[erlang-questions] Trace-Driven Development

Michael Turner michael.eugene.turner@REDACTED
Tue Jun 5 17:14:56 CEST 2012

On Tue, Jun 5, 2012 at 8:56 PM, Ulf Wiger <ulf@REDACTED> wrote:
> On 5 Jun 2012, at 12:03, Michael Turner wrote:
>> I've tried to stay on the point: if
>> you're using Lamport clocks, exposing them in an API, *admitting* (as
>> Kenneth Lundin did, on this list, in 2007) that you're using them,
>> then the documentation should say so.
> I have agreed that it wouldn't hurt to add that to the existing
> documentation, ...

Actually, you've said that it could hurt -- by committing to a
decision that you think might be premature. (Somehow. After 15 years.)

> but have also argued that one needs to
> remember the *purpose* of seq_trace, ...

I can't remember any purpose of seq_trace that's not described in the
documentation for it. And that documentation says, right there:

"Sequential tracing makes it possible to trace all messages resulting
from one initial message."

There's nothing in Lamport clocks that's in conflict with that purpose.

At one point it says:

"In the following sections Sequential Tracing and its most fundamental
concepts are described."

And in the first of those following sections, it says:

"The purpose [of the trace token component, Serial, with its Previous
and Current] is to uniquely identify each traced event within a trace
sequence and to order the messages chronologically and in the
different branches if any."

Then it goes on to describe "the algorithm" for updating those
counters. Not "an algorithm." The algorithm.

If Lamport clocks are not part and parcel of the purpose of seq_trace
according to the reference manual, then I guess you're privy to some
*secret* purpose of seq_trace.

> ... and discuss whether
> the current API is the right one, and what changes to the
> documentation would best help users to make use of it.

That need has existed for a while. *Failing* to describe seq_trace as
implementing Lamport clocks can only have worked against that need. It
means lots of people who might otherwise have had intelligent things
to say about the current API and how the documentation could be
improved have not even had seq_trace come to their attention. And
that's a lot of people. It's potentially everyone interested in Erlang
who has also had the relevant education. Is there a textbook out there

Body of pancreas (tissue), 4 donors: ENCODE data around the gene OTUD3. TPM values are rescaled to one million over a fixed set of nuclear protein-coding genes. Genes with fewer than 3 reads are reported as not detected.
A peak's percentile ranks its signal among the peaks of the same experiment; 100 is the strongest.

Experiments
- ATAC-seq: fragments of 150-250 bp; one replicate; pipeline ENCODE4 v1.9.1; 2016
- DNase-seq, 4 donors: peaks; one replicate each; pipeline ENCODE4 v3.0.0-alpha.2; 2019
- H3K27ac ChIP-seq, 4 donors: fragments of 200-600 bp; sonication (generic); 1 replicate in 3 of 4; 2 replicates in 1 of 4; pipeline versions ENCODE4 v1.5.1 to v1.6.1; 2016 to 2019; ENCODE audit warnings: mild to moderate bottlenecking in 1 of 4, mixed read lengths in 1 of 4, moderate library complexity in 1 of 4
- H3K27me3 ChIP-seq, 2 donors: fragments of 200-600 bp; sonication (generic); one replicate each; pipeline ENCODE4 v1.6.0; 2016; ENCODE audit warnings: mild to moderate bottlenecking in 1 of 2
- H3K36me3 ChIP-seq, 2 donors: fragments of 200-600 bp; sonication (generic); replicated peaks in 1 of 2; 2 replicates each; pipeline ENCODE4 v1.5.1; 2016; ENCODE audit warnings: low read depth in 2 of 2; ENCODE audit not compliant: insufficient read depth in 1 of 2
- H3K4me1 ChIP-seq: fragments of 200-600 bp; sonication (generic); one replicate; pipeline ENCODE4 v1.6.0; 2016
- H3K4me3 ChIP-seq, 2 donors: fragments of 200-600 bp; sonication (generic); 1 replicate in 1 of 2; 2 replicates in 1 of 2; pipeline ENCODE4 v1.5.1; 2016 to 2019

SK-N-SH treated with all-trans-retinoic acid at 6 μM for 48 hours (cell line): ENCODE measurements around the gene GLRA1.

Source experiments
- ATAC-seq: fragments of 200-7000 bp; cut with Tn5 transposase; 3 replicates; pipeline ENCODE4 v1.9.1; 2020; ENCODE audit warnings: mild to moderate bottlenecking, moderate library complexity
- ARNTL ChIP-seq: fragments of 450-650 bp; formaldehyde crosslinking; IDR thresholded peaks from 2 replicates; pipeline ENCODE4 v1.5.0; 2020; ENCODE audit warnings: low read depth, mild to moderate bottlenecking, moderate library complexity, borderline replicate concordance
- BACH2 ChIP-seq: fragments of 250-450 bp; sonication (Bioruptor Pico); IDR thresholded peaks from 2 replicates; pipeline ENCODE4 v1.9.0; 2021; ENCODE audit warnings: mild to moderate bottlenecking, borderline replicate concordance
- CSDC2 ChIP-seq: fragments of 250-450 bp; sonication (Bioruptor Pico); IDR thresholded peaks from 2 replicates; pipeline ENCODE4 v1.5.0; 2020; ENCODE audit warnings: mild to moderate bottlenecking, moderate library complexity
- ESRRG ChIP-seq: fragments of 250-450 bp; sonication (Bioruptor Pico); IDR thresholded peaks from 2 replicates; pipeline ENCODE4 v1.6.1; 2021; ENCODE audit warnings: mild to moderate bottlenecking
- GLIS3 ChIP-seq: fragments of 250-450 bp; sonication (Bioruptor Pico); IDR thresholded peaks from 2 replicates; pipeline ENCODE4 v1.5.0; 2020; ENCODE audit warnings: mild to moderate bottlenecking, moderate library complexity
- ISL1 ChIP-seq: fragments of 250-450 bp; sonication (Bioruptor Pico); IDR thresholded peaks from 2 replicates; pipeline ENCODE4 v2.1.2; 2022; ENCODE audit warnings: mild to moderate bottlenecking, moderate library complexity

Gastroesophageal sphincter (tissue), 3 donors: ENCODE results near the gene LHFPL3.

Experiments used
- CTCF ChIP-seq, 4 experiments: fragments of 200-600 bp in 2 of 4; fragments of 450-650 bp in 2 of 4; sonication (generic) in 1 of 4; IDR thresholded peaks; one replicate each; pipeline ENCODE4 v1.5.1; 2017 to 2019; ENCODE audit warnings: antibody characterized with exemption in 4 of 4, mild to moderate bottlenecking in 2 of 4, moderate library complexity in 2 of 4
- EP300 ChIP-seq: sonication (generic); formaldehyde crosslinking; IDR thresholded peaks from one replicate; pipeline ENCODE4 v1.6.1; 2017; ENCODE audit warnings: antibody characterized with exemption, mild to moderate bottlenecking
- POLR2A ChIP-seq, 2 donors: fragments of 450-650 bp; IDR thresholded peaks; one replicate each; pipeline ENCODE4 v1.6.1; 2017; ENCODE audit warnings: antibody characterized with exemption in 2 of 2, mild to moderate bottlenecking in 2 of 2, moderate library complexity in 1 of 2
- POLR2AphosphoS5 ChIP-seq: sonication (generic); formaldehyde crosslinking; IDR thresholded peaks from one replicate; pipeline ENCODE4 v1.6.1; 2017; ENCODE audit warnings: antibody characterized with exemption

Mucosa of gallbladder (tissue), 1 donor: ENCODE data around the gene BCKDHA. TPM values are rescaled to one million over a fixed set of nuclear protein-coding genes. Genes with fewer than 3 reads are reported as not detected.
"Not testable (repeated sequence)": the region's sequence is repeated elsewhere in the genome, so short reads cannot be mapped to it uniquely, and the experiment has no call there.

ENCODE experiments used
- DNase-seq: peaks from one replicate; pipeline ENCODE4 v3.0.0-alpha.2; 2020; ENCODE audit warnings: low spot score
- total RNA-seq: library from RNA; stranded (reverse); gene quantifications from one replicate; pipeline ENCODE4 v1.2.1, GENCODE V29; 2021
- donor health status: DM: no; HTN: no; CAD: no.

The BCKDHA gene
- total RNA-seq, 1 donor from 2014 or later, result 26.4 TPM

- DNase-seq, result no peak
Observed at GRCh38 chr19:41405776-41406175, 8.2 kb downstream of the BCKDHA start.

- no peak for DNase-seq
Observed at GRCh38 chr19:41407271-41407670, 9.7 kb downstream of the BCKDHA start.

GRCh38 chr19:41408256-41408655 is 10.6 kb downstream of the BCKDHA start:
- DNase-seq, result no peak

on distributed systems and MIMD parallel processing that *doesn't*
bring up Lamport clocks?

> It could well be that such a process would result in an API
> documentation that *does not* expose Lamport clocks, or
> (as I suggested), creates a separate component that exposes
> Lamport clocks in a more obvious and generic way.

Hiding useful functionality? Changing the API to break existing code?
It may well be that the sky can be turned a nice shade of green, then

You want an "obvious and generic way" to "expose" Lamport clocks?
seq_trace already does it (except in being so subtle as to not name
them as such in the documentation.) You don't have to use those
Lamport clocks in seq_trace if you don't want to.

And I can't imagine a way to use Lamport clocks without also doing
tracing -- that's practically what they are for. Unless by "tracing"
you (narrowly) mean "written output to puzzle over for debugging

MY purpose is testing (the "trace-driven development" of this thread,
if anything), and when my tests pass, after the tracer process has
seen messaging behavior that conforms to my spec, I don't want to see
*anything* on the output. seq_trace as it stands can do that for me.
Why should I complain?

>> To save people time, if nothing
>> else. But especially so that people who are looking for a Lamport
>> clock implementation in Erlang will be able to find it easily in
>> searches.
> If that is the purpose, then creating a separate 'lamport' module
> would be a much better solution, obviously.

Oh, yeah, obviously. Look, Lamport clocks exist to trace the behavior
of processes, and seq_trace can be used without using its Lamport
clocks. Why is separation better than just maintaining backward
compatibility, at this point?

>>> I claim that seq_trace implements Lamport clocks "by
>>> accident", and that it was not the original purpose, nor a complete
>>> solution to the problem.
>> (a) You have no evidence of this,
> I was there, remember?

No, I don't remember. How can I? I wasn't there. A claim that you
independently re-invented something by accident, after years of
exposure to co-workers who clearly know what that thing is (if their
book is any indication -- and you must have read that book) does not
qualify as evidence. And since below you contradict yourself, saying
first that Lamport clock behavior was a customer requirement, then
saying the OTP had discretion over whether to implement them, I don't
have much reason to trust your memory.

> With 'by accident' I mean that they could have solved it differently,
> and then the API would not have exposed Lamport clocks, and
> they would still have fulfilled the requirement.

Without exposure of the Lamport clocks in the seq_trace API, there's
no reason to implement them in seq_trace in the first place. Don't you
understand what they do?

> I'm not saying they didn't know they were using Lamport clocks.
> I'm saying it was not what the customer asked for, and the man